The Short-term statistics Regulation (STS-R) 1165/98 calls for quarterly indices on construction costs for new residential buildings, excluding residences for communities. Data are revised when additional information from national statistical authorities becomes available. In general, no special surveys are undertaken in order to calculate the construction cost index since it is possible to use other indices that are already available from different sources.
Data collected by Member States are transmitted to Eurostat as an index. The weighting for aggregating this index between Member States is generally turnover in building construction and is derived from information obtained from structural business statistics or other statistics. The base year is changed every five years.
The CCI presents the total costs for new buildings. In addition, an index for material costs and an index for labour costs are available. Material and labour costs represent the most important cost components for construction (Figure 2).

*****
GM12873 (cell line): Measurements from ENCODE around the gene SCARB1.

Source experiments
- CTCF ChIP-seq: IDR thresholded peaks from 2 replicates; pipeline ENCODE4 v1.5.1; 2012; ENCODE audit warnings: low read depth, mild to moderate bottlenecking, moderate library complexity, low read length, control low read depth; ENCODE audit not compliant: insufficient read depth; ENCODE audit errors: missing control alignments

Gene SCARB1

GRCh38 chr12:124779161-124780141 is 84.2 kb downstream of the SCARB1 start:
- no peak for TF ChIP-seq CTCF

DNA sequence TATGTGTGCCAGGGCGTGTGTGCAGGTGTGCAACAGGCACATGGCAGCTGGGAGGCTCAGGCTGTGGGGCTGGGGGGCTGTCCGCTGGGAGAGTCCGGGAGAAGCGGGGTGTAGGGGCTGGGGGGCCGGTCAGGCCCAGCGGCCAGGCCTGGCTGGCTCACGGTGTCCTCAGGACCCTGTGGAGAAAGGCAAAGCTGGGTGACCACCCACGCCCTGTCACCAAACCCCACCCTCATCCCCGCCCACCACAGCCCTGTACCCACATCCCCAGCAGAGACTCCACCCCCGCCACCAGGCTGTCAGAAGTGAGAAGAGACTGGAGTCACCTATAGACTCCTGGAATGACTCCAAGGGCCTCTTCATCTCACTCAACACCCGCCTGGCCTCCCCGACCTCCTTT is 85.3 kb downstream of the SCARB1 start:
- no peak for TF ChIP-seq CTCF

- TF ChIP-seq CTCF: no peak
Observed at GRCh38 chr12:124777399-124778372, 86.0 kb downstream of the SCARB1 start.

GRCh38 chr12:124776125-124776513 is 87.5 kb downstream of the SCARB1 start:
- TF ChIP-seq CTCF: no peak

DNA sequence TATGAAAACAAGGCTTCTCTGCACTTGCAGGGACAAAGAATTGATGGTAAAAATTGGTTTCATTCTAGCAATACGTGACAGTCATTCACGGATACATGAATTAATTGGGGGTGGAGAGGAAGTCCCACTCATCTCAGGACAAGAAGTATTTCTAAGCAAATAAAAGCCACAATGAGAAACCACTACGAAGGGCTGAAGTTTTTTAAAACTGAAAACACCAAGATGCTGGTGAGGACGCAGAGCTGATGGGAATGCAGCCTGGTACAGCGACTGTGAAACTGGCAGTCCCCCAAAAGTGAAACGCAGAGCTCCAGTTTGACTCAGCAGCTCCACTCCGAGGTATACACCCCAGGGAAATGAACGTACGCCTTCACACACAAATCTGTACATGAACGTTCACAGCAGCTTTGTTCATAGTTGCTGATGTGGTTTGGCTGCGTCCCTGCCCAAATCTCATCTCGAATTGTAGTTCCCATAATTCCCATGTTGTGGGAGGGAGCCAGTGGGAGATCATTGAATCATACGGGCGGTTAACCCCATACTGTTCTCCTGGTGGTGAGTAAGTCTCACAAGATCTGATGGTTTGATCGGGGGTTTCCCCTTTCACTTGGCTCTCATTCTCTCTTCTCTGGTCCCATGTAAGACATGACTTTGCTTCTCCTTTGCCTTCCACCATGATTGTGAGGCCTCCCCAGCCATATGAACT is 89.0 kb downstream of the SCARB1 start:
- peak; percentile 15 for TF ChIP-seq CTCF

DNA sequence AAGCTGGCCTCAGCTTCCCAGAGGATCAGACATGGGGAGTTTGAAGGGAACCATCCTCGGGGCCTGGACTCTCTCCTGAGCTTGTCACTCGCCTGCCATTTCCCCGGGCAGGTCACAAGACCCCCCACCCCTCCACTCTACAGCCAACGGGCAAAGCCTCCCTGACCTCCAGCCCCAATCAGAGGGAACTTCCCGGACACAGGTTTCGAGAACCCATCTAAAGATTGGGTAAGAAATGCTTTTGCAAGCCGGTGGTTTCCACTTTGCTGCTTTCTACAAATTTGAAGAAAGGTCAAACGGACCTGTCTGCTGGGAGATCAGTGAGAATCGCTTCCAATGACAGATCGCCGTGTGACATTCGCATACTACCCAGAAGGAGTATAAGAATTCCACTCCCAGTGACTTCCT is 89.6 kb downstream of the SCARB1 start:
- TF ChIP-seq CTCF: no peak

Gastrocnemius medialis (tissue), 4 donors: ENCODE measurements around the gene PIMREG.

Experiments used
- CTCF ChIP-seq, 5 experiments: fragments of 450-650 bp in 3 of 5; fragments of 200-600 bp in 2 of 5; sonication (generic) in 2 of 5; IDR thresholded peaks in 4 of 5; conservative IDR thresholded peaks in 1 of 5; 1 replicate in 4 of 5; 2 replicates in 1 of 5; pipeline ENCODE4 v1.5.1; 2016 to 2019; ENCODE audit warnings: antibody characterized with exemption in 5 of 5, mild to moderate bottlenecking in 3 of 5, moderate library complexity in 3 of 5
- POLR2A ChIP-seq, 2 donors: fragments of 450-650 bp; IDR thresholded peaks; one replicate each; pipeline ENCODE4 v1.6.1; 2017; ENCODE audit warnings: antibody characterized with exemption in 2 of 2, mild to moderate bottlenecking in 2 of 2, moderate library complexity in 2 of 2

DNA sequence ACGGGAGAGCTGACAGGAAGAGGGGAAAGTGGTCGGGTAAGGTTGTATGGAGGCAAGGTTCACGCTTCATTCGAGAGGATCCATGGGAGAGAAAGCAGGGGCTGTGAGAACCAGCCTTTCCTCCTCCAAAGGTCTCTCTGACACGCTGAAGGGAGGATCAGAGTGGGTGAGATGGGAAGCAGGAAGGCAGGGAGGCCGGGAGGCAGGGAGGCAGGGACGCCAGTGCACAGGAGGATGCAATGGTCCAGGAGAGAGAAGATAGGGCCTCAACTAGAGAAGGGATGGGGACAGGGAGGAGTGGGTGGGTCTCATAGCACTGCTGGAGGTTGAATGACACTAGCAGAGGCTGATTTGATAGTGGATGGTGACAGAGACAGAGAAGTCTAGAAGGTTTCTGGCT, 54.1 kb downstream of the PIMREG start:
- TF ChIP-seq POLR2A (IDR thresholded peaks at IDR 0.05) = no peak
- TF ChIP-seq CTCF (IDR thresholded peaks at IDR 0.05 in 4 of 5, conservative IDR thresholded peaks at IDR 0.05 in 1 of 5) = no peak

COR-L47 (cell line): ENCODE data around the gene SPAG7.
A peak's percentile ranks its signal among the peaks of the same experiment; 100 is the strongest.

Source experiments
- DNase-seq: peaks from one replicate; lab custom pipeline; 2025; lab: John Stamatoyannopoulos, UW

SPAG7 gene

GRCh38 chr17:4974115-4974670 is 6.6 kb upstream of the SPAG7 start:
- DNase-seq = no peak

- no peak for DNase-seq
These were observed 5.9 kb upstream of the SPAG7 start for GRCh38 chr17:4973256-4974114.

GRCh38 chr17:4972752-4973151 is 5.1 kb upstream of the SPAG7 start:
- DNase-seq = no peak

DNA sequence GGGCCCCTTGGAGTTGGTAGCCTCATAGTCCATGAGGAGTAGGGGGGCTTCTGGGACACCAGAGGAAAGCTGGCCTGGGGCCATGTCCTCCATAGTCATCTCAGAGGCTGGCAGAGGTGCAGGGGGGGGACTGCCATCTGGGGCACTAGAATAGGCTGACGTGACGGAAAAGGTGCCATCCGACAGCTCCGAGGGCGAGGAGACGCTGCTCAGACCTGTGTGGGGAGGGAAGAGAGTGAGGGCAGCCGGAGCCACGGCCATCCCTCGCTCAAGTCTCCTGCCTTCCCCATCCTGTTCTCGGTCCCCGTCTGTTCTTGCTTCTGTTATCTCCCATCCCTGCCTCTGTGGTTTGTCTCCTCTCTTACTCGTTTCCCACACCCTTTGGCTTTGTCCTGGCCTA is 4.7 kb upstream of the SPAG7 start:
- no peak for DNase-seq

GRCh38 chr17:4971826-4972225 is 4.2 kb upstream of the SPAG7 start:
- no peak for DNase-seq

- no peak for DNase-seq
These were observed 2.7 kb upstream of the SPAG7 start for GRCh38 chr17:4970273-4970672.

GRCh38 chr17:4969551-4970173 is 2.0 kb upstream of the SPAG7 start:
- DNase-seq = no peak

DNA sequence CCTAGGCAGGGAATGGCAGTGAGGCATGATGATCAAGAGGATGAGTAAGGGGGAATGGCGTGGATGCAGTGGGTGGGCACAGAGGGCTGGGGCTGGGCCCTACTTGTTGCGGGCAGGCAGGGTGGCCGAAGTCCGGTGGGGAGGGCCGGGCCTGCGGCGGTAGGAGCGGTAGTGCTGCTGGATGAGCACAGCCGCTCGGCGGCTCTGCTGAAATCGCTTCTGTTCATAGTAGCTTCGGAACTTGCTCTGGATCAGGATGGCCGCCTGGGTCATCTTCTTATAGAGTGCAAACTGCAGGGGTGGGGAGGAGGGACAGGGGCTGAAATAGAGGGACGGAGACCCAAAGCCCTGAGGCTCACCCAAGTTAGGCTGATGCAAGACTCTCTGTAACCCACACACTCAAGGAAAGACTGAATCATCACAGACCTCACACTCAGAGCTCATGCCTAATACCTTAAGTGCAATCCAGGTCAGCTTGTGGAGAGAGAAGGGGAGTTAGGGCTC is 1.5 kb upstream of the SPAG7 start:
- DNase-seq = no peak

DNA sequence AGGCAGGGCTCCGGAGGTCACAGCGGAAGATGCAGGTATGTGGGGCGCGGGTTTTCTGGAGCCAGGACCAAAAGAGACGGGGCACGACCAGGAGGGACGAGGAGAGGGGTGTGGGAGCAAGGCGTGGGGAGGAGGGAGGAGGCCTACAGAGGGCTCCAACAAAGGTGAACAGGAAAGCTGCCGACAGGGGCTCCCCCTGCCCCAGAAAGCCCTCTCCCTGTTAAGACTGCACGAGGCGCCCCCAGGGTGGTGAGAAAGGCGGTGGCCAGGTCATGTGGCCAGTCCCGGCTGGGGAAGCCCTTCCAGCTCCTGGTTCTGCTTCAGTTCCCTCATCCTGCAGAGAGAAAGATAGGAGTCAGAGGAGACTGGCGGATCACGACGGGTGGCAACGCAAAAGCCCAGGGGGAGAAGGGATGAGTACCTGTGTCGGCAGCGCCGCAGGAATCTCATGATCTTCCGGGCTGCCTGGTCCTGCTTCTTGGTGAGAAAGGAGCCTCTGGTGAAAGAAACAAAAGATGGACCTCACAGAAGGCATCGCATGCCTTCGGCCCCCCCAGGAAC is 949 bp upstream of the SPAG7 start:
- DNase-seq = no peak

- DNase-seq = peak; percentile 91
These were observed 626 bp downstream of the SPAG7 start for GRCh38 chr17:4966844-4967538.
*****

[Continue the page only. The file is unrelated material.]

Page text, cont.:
Countries that do not have data on construction cost may use construction producer prices (construction output prices) as an approximation (see above).
The CCI provides important additional aspects to the information provided by other construction data. The CCI measures developments from the points of views of the building contractors. It reflects the prices that they have to pay for the input factors in the construction process (see A in Figure 2). The cost index therefore has to be distinguished from the producer price index for construction (also called output price index) which is seen from the point of view of the contractors' clients. The producer price index/output price index (see B) shows the development of prices paid by the client to the contractor. These two indices can be distinguished from the “selling price index” (item C) which measures changes in the prices paid by the final owner of the output to the client. It includes the price of the land, architect’s fees and client’s margins.
The CCI measures the relationship between the costs, at constant technology and constant input mix, that are associated with the implementation of a fixed amount of construction work. This type of index is different from a producer price index, which measures movements in prices charged to clients of construction work. This is especially true when the price index is calculated from tender prices, which can vary from time to time and place to place depending on the state of competition and market conditions. Producer price indices include changes both in productivity and in the contractor’s margins. This corresponds to item B in Figure 2.